Can Attlee be applied today?

Its not long before I go on my holidays, which is both joyous and sad. Joyous because I will get to relax on the beaches of la coruna, but sad because I’m giving up the internet for a couple of weeks. In fact, I was going to give it up today, and resisted much temptation, but certain, for want of a better expression, signs made me sign on and write the following entry.

The temptations all started on Saturday when reading the Guardian, I noticed a letter which had been written by Michael Bath of Rochester, Kent, which read;

Instead of interviewing four monetarist ex-chancellors, why don’t you explain how Attlee funded his programme of nationalisation, and founded the NHS, when the country had been virtually bankrupted by the second world war?

Between doing bits and pieces over the weekend I had the urge to write my own bit on Attlee, but I managed to suppress these urges.

Then I began reading over my notes on a book about my hometown of Pitsea, written by a former councillor George Ross, who was writing about two acts, New Towns Act and Town and Country Planning Acts, founded by Attlee’s government in 1946/7 – to which Churchill’s secretary, in a letter of replyto Ross, said that Churchill supported the creation of new towns, but opposed the ‘socialist Town and Country Planning Act’.

At this time I felt ravenous to fulfil my typing urges, so I decided to quickly do the rounds on the blogs, when I found this – admittedly after typing “Attlee” into Google blog search – by Howard Denton referring to an article written in the Daily Mail about Attlee. I thought here we go, some righty pouring his or her scorn. But I was wrong. Dominic Sandbrook, the historian, was actually very nice about Attlee, calling him ‘an honest politician’, during his review of a book written on Attlee by Frank Field MP (who Sandbrook was also very nice about).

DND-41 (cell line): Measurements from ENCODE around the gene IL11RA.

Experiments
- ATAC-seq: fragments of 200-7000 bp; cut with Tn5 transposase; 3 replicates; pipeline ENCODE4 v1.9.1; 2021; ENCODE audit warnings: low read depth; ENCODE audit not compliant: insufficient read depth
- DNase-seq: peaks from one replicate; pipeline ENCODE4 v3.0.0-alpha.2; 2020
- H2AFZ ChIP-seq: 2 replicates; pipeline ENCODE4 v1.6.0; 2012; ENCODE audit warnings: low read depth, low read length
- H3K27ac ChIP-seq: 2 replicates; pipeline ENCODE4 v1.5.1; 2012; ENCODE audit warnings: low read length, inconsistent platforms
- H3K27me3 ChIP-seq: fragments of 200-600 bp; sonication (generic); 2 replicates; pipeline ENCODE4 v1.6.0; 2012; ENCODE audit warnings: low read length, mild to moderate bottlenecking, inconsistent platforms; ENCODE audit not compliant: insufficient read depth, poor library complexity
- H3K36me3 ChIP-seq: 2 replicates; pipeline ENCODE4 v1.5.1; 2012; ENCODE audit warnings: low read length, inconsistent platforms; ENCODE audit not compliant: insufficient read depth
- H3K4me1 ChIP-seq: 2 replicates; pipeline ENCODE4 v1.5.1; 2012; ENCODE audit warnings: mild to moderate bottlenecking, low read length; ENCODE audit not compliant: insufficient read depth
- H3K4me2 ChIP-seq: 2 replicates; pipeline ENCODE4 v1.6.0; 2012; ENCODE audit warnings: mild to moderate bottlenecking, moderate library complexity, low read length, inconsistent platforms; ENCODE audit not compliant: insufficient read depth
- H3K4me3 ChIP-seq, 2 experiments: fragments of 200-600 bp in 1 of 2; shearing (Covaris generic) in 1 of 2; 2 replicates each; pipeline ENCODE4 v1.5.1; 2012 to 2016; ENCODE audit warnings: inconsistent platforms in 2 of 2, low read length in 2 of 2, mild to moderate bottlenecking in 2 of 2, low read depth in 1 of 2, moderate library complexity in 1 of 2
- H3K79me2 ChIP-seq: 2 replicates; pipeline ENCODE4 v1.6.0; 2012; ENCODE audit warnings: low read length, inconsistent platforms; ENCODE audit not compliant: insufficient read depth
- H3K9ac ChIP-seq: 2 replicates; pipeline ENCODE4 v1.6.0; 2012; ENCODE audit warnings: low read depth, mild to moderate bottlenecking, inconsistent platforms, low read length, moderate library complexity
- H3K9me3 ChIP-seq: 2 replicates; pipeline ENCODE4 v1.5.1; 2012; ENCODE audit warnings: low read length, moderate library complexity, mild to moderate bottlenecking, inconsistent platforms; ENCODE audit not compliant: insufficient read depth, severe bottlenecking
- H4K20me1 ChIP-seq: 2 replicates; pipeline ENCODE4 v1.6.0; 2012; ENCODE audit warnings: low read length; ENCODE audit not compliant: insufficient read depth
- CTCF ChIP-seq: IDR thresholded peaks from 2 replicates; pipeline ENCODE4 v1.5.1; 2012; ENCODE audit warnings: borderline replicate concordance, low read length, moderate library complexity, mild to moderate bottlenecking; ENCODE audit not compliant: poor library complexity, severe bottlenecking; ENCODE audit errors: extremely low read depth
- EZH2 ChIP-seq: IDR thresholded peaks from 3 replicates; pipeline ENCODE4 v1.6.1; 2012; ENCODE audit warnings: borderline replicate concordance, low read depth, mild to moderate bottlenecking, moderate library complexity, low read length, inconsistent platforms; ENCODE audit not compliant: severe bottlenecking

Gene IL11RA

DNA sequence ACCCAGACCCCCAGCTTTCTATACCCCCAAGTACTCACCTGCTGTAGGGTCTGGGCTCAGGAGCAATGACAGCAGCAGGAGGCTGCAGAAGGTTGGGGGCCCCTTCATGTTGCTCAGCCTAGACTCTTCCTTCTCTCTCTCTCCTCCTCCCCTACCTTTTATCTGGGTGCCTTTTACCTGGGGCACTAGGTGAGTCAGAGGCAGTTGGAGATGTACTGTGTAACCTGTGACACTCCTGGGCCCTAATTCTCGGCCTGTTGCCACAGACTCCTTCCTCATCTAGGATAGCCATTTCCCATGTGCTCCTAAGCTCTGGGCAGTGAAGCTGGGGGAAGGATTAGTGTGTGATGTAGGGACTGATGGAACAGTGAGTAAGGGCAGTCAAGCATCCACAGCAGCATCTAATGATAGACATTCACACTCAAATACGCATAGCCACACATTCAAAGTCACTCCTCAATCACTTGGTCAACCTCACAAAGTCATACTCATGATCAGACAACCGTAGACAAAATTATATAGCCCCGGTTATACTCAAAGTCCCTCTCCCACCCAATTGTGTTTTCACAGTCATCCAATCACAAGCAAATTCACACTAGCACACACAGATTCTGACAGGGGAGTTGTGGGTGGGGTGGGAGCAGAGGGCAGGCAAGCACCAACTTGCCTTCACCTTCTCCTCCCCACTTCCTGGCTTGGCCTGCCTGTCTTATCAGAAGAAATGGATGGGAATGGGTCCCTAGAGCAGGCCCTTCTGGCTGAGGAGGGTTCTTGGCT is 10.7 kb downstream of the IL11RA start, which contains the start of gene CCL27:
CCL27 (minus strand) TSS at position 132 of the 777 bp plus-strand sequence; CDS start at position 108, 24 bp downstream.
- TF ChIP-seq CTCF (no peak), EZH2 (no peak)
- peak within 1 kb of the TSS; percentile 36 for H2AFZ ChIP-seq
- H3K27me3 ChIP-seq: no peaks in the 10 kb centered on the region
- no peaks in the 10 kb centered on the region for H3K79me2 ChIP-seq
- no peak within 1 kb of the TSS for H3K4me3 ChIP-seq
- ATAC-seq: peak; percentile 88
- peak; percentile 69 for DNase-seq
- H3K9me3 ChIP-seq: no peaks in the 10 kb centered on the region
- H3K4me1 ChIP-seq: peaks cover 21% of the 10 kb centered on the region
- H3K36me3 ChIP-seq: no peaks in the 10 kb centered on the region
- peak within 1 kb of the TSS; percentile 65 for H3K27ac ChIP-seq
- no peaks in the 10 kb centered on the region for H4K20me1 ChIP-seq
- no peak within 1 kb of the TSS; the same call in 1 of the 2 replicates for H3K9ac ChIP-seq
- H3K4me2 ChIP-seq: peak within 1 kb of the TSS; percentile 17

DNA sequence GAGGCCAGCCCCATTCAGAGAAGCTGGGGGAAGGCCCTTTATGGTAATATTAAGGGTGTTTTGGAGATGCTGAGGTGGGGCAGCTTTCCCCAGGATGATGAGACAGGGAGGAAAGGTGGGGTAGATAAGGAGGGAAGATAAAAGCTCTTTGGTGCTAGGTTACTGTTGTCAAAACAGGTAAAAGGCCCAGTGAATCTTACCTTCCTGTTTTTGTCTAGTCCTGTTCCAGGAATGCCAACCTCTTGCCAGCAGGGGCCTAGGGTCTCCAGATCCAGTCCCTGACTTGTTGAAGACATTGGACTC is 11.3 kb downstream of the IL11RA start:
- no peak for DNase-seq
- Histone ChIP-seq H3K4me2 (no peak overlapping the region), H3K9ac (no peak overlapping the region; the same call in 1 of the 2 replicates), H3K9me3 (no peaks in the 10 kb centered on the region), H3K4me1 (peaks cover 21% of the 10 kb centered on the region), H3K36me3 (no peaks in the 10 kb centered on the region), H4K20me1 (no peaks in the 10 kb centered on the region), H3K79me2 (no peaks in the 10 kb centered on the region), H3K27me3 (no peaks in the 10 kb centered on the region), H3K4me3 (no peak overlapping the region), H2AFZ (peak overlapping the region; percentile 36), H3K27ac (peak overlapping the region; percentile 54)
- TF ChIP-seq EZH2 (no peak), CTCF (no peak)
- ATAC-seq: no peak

It was too late for me; I was already writing it/this!

So back to Mr. Bath of Rochester’s question, how did Attlee manage to get all these excellent measures through whilst in the throes of financial instability? The long answer can be found in sterling books such as Andrew Thorpe’s A History of the British Labour Party but I will run through the short answer.

All parties at the time (Lab, Con and Libs) supported a major reform on the economy after the war. Radical measures needed to be taken because a quarter of Britain’s national wealth was spent during the war years, such proposals were met using insights provided by William Beveridge, and captured in the Beveridge Report.

Churchill, during the time of the coalition government, was the war expert, but when the war ended, the Tories could only use the image of Churchill as their political clout, when what was needed was full commitment to dealing with the economy.

Sandbrook’s article was good to call Attlee an honest politician, something for today’s politicians to look up to, but less was said about how Attlee managed to keep unemployment at bay, seldom exceeding 500,000, or 3%, of the workforce out of work. In 1946 the Bank of England and CAA (Civil Aviation Authority, anything not military aircraft) were nationalised. In 1947 many other industries and utilities were put in public ownership including coal mines, railways and road haulage, followed a year later by electricity and gas. In Attlee’s final year as PM the steel industry was nationalised, putting 20% of the British economy in public hands.

It is no irony of history lost that Labour polled more votes than ever in 1951, but lost to the Tories on account of the first-past-the-post voting system, a hot potato at the moment with those on the left, not least for Neal Lawson of Compass.

Could Attlee’s methods be a lesson for today? It depends on how history writes bank bailouts, but telling the government to keep their noses out how the banks should operate must not be met with lily-livered ambivalence.

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